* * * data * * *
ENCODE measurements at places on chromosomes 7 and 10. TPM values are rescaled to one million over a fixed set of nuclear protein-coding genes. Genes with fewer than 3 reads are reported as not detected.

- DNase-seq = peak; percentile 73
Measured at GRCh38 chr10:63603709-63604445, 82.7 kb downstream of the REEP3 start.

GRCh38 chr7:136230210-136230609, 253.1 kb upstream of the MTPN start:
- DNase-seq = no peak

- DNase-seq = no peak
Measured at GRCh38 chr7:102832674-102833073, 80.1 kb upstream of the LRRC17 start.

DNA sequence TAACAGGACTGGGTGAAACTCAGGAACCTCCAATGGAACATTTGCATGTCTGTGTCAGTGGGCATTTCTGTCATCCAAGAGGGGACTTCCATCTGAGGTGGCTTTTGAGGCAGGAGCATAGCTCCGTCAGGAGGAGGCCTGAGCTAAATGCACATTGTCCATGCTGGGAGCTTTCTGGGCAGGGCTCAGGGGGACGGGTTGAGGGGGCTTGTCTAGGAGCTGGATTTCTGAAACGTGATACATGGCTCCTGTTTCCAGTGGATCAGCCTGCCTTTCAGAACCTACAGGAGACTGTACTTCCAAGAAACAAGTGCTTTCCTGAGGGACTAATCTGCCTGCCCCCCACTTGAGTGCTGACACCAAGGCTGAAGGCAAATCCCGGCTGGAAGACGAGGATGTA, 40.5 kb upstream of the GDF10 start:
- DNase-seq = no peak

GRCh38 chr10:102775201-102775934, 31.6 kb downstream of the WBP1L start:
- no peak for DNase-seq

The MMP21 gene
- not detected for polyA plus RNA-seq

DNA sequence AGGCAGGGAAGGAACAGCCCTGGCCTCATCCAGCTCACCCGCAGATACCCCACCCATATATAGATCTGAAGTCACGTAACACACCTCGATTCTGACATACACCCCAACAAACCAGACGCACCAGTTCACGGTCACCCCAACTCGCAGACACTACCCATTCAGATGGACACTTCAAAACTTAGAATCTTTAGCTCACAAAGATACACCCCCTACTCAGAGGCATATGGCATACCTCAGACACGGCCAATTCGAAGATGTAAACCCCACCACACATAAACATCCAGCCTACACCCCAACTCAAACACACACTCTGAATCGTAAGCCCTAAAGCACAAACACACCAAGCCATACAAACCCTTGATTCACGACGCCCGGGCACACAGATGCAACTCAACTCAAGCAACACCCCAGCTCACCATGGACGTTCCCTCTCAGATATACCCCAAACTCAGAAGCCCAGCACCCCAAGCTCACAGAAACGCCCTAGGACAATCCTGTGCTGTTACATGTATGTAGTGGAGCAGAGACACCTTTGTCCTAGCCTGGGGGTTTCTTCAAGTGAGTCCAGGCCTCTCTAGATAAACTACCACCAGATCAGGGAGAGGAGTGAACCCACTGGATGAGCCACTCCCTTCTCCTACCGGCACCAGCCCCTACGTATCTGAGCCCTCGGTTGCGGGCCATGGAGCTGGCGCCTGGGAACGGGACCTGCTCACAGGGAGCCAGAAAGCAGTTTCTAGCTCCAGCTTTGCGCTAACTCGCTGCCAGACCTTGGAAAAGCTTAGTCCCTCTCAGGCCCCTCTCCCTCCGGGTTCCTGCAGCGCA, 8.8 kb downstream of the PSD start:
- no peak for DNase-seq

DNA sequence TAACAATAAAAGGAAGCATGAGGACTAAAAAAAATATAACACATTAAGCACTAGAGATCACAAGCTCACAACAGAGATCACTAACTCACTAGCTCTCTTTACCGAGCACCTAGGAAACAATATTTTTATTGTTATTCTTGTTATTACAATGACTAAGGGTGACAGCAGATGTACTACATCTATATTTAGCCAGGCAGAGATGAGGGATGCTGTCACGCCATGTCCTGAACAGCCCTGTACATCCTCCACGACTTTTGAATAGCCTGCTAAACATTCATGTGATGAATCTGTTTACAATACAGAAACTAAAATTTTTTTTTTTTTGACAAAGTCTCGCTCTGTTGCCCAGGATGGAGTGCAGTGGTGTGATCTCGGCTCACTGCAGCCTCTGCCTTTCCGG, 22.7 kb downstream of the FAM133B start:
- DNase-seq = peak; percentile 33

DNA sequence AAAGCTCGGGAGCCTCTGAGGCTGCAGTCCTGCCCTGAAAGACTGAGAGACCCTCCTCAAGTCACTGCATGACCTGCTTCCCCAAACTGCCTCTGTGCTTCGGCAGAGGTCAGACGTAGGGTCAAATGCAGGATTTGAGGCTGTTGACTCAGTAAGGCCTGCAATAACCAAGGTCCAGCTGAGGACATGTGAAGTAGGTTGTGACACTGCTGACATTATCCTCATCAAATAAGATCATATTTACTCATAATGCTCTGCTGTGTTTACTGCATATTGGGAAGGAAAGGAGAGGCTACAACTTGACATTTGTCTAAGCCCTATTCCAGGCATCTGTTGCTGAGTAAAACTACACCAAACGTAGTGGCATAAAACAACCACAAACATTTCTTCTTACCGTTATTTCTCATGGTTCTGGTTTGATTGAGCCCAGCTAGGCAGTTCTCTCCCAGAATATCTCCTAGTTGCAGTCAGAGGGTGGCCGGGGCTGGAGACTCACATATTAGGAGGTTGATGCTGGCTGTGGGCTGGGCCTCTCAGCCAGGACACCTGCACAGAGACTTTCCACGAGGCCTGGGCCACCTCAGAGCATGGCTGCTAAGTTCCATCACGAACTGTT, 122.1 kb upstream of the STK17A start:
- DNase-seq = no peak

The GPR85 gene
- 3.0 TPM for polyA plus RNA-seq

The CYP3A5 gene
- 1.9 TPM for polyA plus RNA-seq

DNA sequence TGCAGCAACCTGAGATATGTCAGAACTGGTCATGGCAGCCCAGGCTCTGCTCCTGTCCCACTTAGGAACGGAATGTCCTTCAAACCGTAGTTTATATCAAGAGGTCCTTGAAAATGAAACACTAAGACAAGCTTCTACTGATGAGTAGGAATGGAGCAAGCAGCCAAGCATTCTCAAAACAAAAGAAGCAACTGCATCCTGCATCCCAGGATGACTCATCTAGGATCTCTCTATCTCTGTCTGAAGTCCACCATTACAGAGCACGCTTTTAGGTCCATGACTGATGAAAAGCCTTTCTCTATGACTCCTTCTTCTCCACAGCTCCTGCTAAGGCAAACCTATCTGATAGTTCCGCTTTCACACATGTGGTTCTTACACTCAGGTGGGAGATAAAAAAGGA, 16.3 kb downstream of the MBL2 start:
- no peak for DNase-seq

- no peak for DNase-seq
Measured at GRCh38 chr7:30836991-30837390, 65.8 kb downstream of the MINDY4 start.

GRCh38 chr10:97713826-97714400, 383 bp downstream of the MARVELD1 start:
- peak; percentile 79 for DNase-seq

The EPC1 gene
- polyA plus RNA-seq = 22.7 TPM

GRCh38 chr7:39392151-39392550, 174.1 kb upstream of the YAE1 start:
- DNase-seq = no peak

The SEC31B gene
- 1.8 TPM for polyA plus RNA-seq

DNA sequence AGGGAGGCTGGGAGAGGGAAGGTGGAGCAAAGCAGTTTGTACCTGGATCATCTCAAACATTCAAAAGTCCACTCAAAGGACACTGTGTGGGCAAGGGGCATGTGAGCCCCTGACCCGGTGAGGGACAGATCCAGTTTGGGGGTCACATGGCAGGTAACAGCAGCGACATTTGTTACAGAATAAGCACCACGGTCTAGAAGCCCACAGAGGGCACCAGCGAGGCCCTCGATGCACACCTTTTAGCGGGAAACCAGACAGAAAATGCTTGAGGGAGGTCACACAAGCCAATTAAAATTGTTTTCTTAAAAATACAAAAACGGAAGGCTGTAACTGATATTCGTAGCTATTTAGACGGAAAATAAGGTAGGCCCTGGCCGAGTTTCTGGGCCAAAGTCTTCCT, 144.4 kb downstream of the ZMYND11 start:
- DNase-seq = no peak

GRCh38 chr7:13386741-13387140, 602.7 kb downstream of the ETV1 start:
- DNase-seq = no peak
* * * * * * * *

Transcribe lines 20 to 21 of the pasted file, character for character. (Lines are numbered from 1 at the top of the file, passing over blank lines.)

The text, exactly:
The GPR85 gene
- 3.0 TPM for polyA plus RNA-seq